HIGH LIFE: A WEEKLY FORUM FOR HIGH SCHOOL STUDENTS : Tough Times for Teens : Author’s Seminars Help Parents in Coping With Stresses of the ‘80s
“It’s never been harder to be a teen-ager or the parent of a teen-ager than it is in the 1980s.”
With this statement, Peter Buntman began his recent seminar, “Parent’s Survival Course,” at the Yorba Linda Public Library.
In the spacious community room sat anxious and eager parents of teen-agers. Some were seeking answers on how to handle their trouble-making children, while others were there simply because they cared enough to be.
This free seminar was one of 81 that Buntman puts on during the year throughout Los Angeles and Orange counties in affiliation with the Community Educational Program sponsored by College Hospitals of Cerritos and Costa Mesa.
Buntman is a co-author of a self-help book entitled “How to Live With Your Teen-Ager--A Survivor’s Handbook for Parents” and is a licensed clinical social worker who has been counseling teen-agers and their parents for 20 years.
During his seminar, Buntman insisted that being a teen-ager in today’s society is more difficult than it used to be because of the prevalence of drugs, peer pressure concerning sex and the increasing number of single working parents.
He gave examples of typical adolescent behavior, saying it is quite common for a teen-ager to not want to be with his parents, “to have this incredible ability to be completely selfish and to have a need to rebel.”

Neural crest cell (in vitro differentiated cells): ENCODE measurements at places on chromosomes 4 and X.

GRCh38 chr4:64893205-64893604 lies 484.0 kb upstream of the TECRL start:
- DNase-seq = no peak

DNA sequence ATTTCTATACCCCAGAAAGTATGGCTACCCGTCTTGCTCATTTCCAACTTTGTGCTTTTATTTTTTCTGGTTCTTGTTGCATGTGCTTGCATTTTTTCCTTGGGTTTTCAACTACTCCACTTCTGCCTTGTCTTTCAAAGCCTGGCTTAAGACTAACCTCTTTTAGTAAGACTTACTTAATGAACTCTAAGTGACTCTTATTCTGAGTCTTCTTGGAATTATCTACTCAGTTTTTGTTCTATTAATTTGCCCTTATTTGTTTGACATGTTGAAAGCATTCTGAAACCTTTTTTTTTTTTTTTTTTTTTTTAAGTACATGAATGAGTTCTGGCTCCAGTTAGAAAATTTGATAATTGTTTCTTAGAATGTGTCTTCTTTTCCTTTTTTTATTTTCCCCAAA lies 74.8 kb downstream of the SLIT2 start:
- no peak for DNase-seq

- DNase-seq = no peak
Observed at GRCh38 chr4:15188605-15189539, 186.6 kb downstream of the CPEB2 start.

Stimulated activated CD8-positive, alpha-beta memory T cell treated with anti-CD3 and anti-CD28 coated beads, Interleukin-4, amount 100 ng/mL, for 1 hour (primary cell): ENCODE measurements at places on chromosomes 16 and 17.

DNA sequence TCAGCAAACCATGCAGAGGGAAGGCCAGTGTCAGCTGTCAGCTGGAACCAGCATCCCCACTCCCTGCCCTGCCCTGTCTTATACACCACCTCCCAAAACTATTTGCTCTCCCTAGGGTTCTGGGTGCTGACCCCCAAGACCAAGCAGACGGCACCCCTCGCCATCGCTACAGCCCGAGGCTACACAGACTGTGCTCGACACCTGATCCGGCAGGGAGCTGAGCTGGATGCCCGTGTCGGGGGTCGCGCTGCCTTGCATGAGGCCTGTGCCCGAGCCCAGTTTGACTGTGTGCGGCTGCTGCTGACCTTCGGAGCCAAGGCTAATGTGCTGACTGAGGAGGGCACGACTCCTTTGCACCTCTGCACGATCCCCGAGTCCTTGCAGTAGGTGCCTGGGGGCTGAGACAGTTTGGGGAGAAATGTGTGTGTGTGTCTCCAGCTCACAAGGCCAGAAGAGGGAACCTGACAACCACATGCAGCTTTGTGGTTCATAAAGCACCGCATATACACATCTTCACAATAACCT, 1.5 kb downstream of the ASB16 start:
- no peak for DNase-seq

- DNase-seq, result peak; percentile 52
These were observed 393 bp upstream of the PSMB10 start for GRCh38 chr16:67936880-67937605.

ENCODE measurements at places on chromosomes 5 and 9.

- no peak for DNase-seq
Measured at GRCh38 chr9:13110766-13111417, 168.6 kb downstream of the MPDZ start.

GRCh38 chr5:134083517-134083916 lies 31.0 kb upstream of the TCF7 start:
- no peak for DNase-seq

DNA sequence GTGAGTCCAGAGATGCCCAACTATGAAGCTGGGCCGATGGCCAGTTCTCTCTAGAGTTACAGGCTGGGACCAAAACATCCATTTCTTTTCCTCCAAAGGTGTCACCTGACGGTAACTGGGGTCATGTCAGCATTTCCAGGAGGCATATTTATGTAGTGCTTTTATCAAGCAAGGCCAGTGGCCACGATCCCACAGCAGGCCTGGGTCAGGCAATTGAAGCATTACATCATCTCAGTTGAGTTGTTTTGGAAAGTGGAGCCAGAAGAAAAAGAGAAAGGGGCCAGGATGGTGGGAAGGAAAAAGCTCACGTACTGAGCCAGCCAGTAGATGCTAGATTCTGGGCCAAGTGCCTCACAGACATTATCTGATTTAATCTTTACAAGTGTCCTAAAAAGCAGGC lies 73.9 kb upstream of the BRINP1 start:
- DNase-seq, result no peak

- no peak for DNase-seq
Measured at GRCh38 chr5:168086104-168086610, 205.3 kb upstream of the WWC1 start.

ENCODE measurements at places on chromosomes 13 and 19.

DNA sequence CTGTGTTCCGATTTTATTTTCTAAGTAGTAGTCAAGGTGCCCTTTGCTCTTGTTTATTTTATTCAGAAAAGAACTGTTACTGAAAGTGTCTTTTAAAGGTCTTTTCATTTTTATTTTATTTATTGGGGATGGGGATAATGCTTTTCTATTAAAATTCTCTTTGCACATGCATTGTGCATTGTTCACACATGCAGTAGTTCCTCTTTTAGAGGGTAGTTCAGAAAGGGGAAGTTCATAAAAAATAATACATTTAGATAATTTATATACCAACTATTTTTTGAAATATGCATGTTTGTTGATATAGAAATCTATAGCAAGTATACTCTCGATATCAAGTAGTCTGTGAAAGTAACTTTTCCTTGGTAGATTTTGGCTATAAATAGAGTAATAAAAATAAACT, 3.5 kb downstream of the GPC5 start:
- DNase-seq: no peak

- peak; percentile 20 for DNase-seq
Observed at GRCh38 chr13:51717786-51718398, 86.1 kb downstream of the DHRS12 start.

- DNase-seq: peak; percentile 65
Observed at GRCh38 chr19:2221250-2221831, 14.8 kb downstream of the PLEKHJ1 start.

The teen-ager’s effort to rebel is the most important behavior for a parent to understand, according to Buntman, who grouped rebellious behavior into unsafe and safe categories.
Unsafe rebellion, he said, manifests itself in such activities as cutting school, not working to ability in school, involvement with drugs, sexual activity, any criminal involvement and not listening to parents.
“Safely rebelling includes being messy and dirty, wearing your hair the way your parents don’t like, wearing clothes your parents don’t like or listening to music your parents don’t like,” Buntman said.
He gave an example of a safe rebellion from his own experience, remembering when his daughter went through a phase of painted acrylic nails that went from red to green to yellow to black. “She knew I hated the black ones,” he said.
Buntman stressed the importance of knowing the difference between the two types of rebellion. “What I see happen so often is that parents come down so hard on the safe ways to rebel, they literally force their kids into unsafe rebellion.”
To handle the resulting problems, Buntman advises: “Parents need to be firm, strict, set limits and hold to their limits.”
As punishment for going beyond these limits, Buntman recommends parents start by taking away privileges--access to a car or the phone--for a period of time. If this doesn’t work, grounding should be the next step, he said.
And should grounding not persuade the teen-ager to cease and desist, Buntman suggested taking the door off its hinges. Yes, the teen-ager’s bedroom door. And if all else fails, then everything in the teen-ager’s room should be taken out, except such necessities as the bed, a couple of changes of clothes and books, he said.